Curriculum Strategy

A Curriculum fit for Purpose

At Glenmere we follow Government statutory guidance through a creative approach in a way that is enjoyable as well as being informative and educational. Our aim is to engage, stimulate and inspire every child by enlivening the content. Educational visits and visitors to school help us to build the character and nature of our curriculum; enabling us to provide real opportunities to reinforce learning, widen horizons, gain and retain knowledge, develop new skills and engage in new experiences. Knowledge and skills are taught in a sequential order in each Key Stage, to enable pupils to make connections. We believe that it is essential that we reflect carefully on how the curriculum is planned over time.

Teachers plan collaboratively to enable themselves to be aware of the connections in order to help their pupils towards seeing the relationship between prior learning and new learning or between the concepts being taught in the core and those that are used in the context of learning elsewhere in the core and those that are used in the context of learning elsewhere?

Following the publication of the research into curriculum (HMCI 18/9/2018) we chose the two terms; knowledge and skills. Our shared understanding is that knowledge is facts and information and skills are the application of knowledge in a range of contexts. We adhere to the HMCI comment ‘knowledge underpins and enables the application of skills’, and we understand that both need to be developed alongside one another.

OFSTED Framework January 2019

The quality of education

154. Inspectors will take a rounded view of the quality of education that a school provides to all its pupils, including the most disadvantaged pupils, the most able pupils and pupils with SEND. Inspectors will consider the school’s curriculum, which is the substance of what is taught with a specific plan of what pupils need to know in total, and in each subject.

155. Inspectors will consider the extent to which the school’s curriculum sets out the knowledge and skills that pupils will gain at each stage (intent). They will also consider the way that the curriculum selected by the school is taught and assessed in order to support pupils to build their knowledge and to apply that knowledge as skills (implementation). Finally, inspectors will consider the outcomes that pupils achieve as a result of the education they have received (impact).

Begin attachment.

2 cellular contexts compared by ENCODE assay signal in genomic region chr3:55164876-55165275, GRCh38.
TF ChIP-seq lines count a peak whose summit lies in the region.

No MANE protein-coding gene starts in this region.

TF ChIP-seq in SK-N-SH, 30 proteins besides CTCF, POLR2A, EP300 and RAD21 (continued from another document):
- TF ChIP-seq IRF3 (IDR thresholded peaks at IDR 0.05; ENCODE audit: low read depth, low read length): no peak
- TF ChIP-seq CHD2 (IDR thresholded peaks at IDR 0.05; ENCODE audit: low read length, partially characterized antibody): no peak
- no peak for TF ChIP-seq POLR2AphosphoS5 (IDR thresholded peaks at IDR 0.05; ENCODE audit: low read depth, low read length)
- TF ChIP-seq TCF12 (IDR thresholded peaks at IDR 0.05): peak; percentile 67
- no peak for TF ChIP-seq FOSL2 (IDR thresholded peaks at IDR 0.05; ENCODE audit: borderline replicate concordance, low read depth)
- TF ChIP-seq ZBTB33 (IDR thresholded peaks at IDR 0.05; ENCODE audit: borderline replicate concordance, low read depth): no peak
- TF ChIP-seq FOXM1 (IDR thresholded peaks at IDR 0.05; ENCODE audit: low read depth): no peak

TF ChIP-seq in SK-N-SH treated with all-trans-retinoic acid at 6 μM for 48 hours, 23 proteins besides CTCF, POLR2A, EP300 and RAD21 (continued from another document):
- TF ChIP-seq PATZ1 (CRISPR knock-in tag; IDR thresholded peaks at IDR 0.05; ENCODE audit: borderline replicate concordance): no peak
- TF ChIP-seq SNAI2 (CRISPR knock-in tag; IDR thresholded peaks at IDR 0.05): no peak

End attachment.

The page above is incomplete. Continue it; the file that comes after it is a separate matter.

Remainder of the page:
26. Inspectors will make a judgement on the quality of education by evaluating the extent to which:

Intent

  • leaders take on or construct a curriculum that is ambitious and designed to give all learners, particularly the most disadvantaged and those with special educational needs and/or disabilities (SEND) or high needs, the knowledge and cultural capital they need to succeed in life.
  • the provider’s curriculum is coherently planned and sequenced towards cumulatively sufficient knowledge and skills for future learning and employment.
  • the provider has the same academic, technical or vocational ambitions for almost all learners. Where this is not practical – for example, for some learners with high levels of SEND – its curriculum is designed to be ambitious and to meet their needs.
  • learners study the full curriculum. Providers ensure this by teaching a full range of subjects for as long as possible, ‘specialising’ only when necessary.

At Glenmere we follow Government statutory guidance through a creative approach in a way that is enjoyable as well as being informative and educational. Our aim is to engage, stimulate and inspire every child by enlivening the content. Educational visits and visitors to school help us to build the character and nature of our curriculum; enabling us to provide real opportunities to reinforce learning, widen horizons, gain and retain knowledge, develop new skills and engage in new experiences.

Following the publication of the research into curriculum (HMCI 18/9/2018) we chose the two terms; knowledge and skills. Our shared understanding is that knowledge is facts and information and skills are the application of knowledge in a range of contexts. We adhere to the HMCI comment ‘knowledge underpins and enables the application of skills’, and we understand that both need to be developed alongside one another.

We aim to provide an inclusive environment for all children in order for them to thrive, enjoy and achieve. We challenge the most able children to grow and develop through stretching their potential in challenging but varied opportunities. For those children who find difficulties in their learning, we encourage, support and look for ways to find the right learning pathway for them.

We have developed our curriculum to ensure that it is broad and balanced and that it is progressive with full coverage. We put our children at the heart of everything we do and provide them with experiences and rich opportunities that they will remember for a lifetime; giving them transferable and valuable skills and attitudes full of purpose and relevant for a society in the 21st century.

The profile has a high profile at Glenmere and we very proud of our achievements in this area. Pupils are introduced to a large multiplicity of competitive tournaments. These allow the children to develop perserverance, competition and endurance. We believe that a strong sporting curriculum gives children valuable learning opportunities and ways to succeed beyond the classroom.